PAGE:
This is for the most part the same as the forward tucked salto above, however the one difference between these two is that in this version the legs of the gymnast remain straight and pressed together except for at the hips instead of bending at the knees in order to be “tucked” into the chest.
Tucked Side Salto
This is the same as the tucked salto, only it involves doing it to the side so that you will end up landing facing the exact same direction that you were when you started.
Piked Side Salto
While this is somewhat like the forward piked salto and the other side salto, for this one your legs do not have to be pressed together, though they do have to be straight, making this look very similar to an aerial cartwheel.
This is something that can be extremely difficult to do, since you have to literally throw yourself backwards, which is a sensation that it can take a long time for a gymnast to get used to. As you throw yourself backwards, you should pull your legs in up to your chest and then extend them again in order to land and all without even stretching your hands towards the ground, much less touching it for support. As with the other, this skill’s more technical name is a backward tucked salto or simply a back tuck.
Backward Piked Salto
For this backward salto you try to keep your legs straight and pressed together firmly from the hips down. This is different from a backward straight salto for which your whole body should form as straight of a line as possible the whole time you are flipping in the air.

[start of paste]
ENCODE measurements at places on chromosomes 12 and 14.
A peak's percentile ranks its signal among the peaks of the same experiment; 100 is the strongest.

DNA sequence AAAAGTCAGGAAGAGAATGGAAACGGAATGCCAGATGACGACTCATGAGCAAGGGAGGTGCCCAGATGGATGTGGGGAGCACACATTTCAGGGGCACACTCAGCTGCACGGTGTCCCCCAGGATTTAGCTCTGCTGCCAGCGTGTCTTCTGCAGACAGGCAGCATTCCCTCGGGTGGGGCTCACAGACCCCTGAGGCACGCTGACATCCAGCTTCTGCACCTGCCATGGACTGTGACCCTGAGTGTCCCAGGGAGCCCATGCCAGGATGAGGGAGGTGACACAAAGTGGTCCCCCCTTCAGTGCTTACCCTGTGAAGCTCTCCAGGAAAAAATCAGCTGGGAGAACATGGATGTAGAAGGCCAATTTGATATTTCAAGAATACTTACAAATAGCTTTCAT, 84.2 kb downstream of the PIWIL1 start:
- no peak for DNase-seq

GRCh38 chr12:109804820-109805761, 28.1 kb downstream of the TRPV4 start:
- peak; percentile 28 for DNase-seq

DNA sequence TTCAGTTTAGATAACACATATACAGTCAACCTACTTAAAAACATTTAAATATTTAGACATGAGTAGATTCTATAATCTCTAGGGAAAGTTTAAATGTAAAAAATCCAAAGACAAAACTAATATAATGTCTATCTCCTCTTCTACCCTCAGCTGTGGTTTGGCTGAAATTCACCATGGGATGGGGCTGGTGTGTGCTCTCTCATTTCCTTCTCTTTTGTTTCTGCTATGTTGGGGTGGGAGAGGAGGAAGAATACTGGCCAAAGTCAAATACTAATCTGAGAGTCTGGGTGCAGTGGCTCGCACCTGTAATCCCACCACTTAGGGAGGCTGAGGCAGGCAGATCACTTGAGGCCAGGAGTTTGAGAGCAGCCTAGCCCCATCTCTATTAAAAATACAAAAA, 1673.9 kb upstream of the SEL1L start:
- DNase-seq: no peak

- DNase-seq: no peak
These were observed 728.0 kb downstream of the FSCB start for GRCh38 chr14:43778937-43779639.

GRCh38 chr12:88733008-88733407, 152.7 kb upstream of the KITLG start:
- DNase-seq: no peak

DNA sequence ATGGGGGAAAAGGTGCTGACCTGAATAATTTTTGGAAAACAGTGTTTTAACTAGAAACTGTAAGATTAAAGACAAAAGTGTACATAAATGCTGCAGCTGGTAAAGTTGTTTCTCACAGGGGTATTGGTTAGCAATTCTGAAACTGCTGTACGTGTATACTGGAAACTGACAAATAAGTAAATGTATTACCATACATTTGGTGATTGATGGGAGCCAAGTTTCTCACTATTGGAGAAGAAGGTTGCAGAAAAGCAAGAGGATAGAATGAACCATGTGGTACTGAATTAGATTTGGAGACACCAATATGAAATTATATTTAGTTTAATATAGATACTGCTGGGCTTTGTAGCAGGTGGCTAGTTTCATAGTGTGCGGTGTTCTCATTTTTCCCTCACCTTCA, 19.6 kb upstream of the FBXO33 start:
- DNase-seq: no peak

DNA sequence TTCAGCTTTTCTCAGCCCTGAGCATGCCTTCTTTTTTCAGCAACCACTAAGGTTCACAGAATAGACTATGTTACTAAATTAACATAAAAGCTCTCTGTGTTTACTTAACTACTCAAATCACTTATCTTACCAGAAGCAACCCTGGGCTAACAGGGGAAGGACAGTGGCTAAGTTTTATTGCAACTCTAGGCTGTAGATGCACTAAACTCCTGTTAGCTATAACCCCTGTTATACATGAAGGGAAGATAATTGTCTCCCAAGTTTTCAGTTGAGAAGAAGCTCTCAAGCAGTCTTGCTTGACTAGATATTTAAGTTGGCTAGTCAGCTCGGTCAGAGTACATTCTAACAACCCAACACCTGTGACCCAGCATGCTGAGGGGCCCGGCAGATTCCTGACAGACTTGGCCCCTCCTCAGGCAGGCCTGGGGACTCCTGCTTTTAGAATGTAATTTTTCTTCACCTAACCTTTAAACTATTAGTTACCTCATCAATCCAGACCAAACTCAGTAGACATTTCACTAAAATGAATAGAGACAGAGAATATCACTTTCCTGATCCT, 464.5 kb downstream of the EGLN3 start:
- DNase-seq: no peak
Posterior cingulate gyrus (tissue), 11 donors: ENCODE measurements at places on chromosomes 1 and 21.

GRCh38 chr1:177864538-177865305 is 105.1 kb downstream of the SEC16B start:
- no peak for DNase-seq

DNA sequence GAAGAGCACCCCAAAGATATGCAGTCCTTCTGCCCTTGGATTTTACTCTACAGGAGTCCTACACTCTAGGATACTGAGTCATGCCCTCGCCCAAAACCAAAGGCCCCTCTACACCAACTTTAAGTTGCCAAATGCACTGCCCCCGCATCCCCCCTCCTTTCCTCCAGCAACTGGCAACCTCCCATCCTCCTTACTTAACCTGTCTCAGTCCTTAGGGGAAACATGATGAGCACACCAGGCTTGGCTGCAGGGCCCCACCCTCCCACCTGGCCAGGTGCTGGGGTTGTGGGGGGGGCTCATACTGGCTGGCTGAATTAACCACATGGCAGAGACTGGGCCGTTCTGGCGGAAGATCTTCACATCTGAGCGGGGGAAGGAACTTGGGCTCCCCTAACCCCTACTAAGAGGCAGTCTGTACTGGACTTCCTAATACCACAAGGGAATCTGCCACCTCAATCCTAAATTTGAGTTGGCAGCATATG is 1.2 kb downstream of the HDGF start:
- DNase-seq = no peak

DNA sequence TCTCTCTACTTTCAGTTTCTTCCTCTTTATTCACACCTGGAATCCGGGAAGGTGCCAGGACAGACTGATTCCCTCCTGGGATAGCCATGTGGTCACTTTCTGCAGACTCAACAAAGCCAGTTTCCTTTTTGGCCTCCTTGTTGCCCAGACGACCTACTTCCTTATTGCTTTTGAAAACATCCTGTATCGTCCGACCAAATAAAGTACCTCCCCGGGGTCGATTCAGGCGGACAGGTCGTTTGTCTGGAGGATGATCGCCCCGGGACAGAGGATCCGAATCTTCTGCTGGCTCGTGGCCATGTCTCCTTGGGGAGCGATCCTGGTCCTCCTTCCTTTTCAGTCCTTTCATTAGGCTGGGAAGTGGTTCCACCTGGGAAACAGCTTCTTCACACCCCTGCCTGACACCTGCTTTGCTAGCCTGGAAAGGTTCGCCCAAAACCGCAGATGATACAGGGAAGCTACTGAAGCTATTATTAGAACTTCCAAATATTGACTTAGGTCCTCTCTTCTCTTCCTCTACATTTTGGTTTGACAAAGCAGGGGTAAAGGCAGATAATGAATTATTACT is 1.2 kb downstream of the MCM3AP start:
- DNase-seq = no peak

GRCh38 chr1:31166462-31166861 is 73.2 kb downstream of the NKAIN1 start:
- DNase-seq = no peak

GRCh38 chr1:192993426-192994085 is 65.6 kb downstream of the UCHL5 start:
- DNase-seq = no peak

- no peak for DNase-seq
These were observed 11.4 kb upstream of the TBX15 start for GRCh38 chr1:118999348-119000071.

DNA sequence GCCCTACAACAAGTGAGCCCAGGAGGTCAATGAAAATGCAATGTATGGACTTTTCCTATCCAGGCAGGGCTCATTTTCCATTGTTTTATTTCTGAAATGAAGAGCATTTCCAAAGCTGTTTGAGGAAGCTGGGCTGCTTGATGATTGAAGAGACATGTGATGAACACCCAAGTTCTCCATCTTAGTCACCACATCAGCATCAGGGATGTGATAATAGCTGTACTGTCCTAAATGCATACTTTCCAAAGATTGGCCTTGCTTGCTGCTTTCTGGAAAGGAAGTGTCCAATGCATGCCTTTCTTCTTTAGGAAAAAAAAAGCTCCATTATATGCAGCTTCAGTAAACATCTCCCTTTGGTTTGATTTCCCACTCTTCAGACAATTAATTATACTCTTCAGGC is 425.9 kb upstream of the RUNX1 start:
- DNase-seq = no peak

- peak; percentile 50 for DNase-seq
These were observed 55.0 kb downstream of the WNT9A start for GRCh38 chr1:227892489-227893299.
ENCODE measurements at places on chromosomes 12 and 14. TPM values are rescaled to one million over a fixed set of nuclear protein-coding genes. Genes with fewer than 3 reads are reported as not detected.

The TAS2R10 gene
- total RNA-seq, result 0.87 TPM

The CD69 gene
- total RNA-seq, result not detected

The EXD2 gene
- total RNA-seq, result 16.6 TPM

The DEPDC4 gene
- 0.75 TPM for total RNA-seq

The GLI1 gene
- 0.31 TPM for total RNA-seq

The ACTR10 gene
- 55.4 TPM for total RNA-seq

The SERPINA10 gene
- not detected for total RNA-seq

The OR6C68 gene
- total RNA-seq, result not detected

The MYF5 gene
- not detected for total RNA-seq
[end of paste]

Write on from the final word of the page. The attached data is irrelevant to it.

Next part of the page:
A whip has a couple of other names that it is less commonly called, including the whipback and the backward straight salto. Like the forward version of this, it is very important that you keep your whole body as straight as you can with only a little bit of an arch to help you with your momentum.
While there are more gymnastics skills that are still being added to the books practically every year, these are the most common of the acro gymnastics skills. Of course, there are still many more variations of these that I have not mentioned. Almost all of the above salto moves can be done with an added 1/2 twist, a full twist, or a double twist, sometimes even with a triple twist. Then again turns can also be added with 1/2 turn, a full turn, a double turn, or a triple turn.
For extra difficulty, the saltos can have both twist and turns to them, which is referred to as a combination salto. These are even more difficult and can come with one full twist and two full turns or any other combination. While possible, the combination of a triple turn and a triple twist in a salto is something that very few people have even attempted because it is virtually impossible to do correctly, especially when it comes to landing at the end.